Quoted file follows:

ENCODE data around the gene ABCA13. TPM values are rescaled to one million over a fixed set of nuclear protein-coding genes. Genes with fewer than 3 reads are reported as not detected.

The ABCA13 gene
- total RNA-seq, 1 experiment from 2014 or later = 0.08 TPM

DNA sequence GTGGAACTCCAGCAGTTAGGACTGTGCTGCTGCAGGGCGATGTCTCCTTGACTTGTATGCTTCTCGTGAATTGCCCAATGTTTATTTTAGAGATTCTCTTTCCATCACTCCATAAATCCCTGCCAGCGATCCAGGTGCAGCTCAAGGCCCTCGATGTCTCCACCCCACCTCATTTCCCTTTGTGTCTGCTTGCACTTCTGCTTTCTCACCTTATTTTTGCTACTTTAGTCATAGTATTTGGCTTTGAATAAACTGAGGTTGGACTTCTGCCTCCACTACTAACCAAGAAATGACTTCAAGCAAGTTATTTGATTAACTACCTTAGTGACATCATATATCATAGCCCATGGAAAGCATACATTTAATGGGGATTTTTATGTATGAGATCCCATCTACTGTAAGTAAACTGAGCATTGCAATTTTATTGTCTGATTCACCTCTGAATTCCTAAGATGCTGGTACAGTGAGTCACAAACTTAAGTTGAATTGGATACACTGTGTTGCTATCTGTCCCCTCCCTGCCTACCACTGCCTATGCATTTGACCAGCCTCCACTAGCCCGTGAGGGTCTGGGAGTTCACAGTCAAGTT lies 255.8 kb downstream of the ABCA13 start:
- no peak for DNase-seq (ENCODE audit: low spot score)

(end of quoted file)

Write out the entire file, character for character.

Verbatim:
ENCODE data around the gene ABCA13. TPM values are rescaled to one million over a fixed set of nuclear protein-coding genes. Genes with fewer than 3 reads are reported as not detected.

The ABCA13 gene
- total RNA-seq, 1 experiment from 2014 or later = 0.08 TPM

DNA sequence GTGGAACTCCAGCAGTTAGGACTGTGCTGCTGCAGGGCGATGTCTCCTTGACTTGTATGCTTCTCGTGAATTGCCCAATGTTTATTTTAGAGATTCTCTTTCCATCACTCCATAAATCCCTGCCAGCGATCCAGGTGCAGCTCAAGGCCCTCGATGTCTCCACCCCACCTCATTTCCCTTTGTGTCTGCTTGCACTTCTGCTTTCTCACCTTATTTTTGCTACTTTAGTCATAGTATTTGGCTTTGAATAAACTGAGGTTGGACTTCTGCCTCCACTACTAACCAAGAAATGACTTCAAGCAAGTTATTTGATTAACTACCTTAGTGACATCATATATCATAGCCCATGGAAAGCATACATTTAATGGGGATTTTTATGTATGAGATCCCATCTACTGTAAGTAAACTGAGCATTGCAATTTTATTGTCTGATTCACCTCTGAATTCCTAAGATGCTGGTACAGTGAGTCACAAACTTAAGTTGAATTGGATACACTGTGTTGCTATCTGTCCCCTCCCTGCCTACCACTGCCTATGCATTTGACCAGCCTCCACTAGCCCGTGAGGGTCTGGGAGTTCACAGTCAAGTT lies 255.8 kb downstream of the ABCA13 start:
- no peak for DNase-seq (ENCODE audit: low spot score)